London has emerged as the top European market in revenue per available room (RevPAR) for 2006, according to a report. (1/15/2007)
According to KPMG and global benchmarking provider The Bench, London achieved a RevPAR of EUR166.63, up 18.49 percent on last year. This was driven by an average room rate (ARR) of EUR205.30 and occupancy of 81.7 percent.
London was closely followed by Moscow, boasting the highest ARR at EUR222.53 ranking second in absolute RevPAR (EUR161.78), up 15.1 percent on last year. Dubai ranked third with an absolute RevPAR result of EUR156.03.
According to an official release, Amsterdam was second in absolute occupancy with an average of 80.2 percent, which, combined with an ARR of EUR129.96, brought the city to the fifth highest RevPAR of the year at EUR104.27. Rome was 13th in occupancy with a 74.7 percent but didn’t make it to the top 15 in ARR, which kept it in 14th place in the RevPAR ranking at EUR80.77. Dublin was a similar case, with a slight decrease in ARR (EUR122.45) and occupancy (77.7 percent), which brought a decrease of one place in the RevPAR ranking. Hamburg still shows in the lower places of the chart, however the city showed one of the highest increase from 2005, ending the year at ARR EUR105.84, occupancy 75.8 percent, and RevPAR EUR80.33 (an increase of 18.4 percent from the previous year).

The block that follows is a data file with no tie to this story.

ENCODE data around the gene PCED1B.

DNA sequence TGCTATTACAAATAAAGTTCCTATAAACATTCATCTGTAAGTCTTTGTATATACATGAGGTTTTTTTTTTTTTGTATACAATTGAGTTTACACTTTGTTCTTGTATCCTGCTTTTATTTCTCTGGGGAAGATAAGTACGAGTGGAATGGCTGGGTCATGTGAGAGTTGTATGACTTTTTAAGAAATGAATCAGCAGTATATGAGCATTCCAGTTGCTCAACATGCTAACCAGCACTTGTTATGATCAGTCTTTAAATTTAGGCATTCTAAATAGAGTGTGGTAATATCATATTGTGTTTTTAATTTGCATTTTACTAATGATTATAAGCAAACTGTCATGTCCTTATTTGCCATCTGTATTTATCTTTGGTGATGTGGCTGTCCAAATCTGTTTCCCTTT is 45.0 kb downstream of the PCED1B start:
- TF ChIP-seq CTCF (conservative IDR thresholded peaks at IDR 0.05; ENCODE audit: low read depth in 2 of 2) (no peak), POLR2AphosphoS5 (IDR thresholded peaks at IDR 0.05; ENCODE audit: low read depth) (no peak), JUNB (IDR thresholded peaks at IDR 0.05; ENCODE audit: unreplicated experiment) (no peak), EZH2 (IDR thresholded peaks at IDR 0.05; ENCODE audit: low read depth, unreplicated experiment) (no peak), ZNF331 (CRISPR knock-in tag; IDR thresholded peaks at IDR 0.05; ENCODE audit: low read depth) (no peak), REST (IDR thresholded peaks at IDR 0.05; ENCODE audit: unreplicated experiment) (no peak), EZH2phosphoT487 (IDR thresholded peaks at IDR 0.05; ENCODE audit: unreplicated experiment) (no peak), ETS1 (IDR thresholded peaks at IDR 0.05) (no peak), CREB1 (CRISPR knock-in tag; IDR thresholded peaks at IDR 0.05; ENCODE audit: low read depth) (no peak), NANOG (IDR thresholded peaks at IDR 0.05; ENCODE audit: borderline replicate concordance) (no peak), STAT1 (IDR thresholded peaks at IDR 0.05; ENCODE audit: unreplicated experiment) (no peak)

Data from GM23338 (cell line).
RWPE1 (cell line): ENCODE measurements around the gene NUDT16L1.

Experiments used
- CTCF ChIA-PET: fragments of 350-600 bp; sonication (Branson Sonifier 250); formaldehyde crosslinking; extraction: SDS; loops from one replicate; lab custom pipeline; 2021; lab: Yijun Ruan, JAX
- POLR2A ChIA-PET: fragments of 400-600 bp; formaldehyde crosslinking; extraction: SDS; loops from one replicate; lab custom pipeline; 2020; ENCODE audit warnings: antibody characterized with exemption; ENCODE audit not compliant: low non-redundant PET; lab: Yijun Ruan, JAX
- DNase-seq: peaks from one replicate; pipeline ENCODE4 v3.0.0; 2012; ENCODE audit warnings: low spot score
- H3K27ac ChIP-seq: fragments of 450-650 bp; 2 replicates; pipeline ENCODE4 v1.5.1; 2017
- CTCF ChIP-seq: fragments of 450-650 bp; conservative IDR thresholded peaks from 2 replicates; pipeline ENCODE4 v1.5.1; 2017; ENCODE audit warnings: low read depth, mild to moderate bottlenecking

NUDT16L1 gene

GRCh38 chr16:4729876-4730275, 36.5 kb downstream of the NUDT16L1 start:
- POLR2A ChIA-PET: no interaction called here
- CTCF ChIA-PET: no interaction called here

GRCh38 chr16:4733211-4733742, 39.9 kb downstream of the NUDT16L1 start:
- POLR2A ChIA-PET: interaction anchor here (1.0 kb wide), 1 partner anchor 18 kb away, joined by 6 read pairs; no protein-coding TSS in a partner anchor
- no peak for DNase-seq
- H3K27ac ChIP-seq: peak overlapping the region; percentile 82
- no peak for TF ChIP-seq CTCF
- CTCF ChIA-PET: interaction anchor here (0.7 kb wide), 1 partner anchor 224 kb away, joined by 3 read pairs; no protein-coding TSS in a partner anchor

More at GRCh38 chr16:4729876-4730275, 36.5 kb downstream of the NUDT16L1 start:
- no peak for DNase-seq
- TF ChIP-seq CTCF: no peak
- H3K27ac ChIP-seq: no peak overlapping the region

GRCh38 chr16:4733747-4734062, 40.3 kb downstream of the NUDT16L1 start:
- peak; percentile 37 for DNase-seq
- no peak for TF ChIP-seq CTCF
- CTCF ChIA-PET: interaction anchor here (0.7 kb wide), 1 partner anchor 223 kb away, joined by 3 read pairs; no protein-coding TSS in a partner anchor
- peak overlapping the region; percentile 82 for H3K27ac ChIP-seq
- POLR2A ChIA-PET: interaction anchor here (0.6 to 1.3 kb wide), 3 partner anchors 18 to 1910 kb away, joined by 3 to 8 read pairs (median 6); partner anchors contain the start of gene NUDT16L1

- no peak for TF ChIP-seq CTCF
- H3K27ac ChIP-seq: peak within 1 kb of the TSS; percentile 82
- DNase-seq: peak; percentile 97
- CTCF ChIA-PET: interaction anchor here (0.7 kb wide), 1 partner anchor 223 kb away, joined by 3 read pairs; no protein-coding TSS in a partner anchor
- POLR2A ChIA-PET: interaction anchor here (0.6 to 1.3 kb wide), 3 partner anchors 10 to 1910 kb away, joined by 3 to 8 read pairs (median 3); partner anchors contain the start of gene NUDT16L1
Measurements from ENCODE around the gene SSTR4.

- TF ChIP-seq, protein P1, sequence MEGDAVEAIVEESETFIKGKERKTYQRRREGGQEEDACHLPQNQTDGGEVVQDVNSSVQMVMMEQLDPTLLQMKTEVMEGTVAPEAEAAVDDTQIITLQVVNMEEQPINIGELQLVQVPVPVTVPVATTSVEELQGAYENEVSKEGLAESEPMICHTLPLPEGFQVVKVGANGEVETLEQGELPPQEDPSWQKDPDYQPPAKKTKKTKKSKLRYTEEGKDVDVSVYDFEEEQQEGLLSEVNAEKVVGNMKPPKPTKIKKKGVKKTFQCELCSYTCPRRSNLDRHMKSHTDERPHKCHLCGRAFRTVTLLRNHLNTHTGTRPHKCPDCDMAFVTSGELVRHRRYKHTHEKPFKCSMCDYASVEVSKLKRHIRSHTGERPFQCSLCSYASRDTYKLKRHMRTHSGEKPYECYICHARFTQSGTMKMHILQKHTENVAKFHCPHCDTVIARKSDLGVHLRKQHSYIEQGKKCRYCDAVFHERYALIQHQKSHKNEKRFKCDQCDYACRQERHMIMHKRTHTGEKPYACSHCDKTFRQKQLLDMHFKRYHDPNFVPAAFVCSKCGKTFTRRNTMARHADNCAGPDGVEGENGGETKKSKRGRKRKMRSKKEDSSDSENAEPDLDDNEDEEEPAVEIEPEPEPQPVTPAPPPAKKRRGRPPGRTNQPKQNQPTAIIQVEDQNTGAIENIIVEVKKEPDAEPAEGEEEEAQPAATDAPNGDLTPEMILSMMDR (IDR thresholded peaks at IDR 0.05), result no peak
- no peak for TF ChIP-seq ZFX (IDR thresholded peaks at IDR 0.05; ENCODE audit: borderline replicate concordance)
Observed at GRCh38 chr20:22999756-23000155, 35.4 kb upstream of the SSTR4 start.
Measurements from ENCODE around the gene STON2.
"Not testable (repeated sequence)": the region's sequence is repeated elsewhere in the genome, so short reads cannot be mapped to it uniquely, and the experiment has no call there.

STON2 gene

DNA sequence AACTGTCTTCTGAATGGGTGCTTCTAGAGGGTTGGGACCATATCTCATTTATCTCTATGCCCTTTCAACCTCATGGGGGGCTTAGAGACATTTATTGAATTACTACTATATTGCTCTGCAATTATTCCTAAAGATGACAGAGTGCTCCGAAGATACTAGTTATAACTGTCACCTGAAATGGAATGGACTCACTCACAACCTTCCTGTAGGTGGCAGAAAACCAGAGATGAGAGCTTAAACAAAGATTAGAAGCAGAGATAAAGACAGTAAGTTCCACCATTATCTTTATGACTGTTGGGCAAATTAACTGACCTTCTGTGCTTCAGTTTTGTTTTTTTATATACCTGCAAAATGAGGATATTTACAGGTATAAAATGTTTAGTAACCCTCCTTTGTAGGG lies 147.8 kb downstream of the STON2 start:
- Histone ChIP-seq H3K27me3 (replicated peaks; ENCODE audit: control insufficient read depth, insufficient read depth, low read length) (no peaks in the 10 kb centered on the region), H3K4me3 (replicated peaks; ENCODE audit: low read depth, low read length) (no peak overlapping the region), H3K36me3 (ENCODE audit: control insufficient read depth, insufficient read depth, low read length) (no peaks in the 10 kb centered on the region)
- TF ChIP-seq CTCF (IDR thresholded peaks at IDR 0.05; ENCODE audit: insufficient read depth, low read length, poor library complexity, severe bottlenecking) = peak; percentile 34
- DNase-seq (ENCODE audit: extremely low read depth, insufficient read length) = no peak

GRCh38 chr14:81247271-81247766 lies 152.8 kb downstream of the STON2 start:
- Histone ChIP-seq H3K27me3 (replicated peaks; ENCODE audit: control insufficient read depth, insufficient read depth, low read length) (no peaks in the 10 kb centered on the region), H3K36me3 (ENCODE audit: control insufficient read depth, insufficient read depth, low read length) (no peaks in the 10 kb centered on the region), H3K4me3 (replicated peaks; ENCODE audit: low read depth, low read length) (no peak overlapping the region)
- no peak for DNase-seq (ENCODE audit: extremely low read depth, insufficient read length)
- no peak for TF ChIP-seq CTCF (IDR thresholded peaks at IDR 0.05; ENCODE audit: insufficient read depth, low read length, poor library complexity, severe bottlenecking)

Global figures for 2006 show improved performances worldwide with RevPAR growth in Europe rising by 11.61 percent; USA up 7.5 percent and Asia Pacific increasing by 20.12 percent.
Nick Pattie, director, KPMG’s travel, leisure and tourism practice said, “The continuing growth in 2006 RevPAR across all markets is impressive and has exceeded previous peak performances for some destinations. There is still headroom for further growth in many regions, especially Asia, although the slowing level of US growth may be an indicator of nearing the top of the cycle within the next couple of years. We see 2007 as maintaining a strong performance in Europe.”
James Chappell, managing director, The Bench, said “As seen in 2006, the US had a very respectable growth of 7.5 percent and Europe grew by 11.61 percent, but the outright winner and something we are going to have to get used to is Asia, which grew by a whopping 20.12 percent. Focusing on the UK markets, there was an impressive growth of 12 percent year-on-year, a combination of great market conditions and great revenue management. My advice for 2007 is more of the same, let’s all make hay while sun shines.”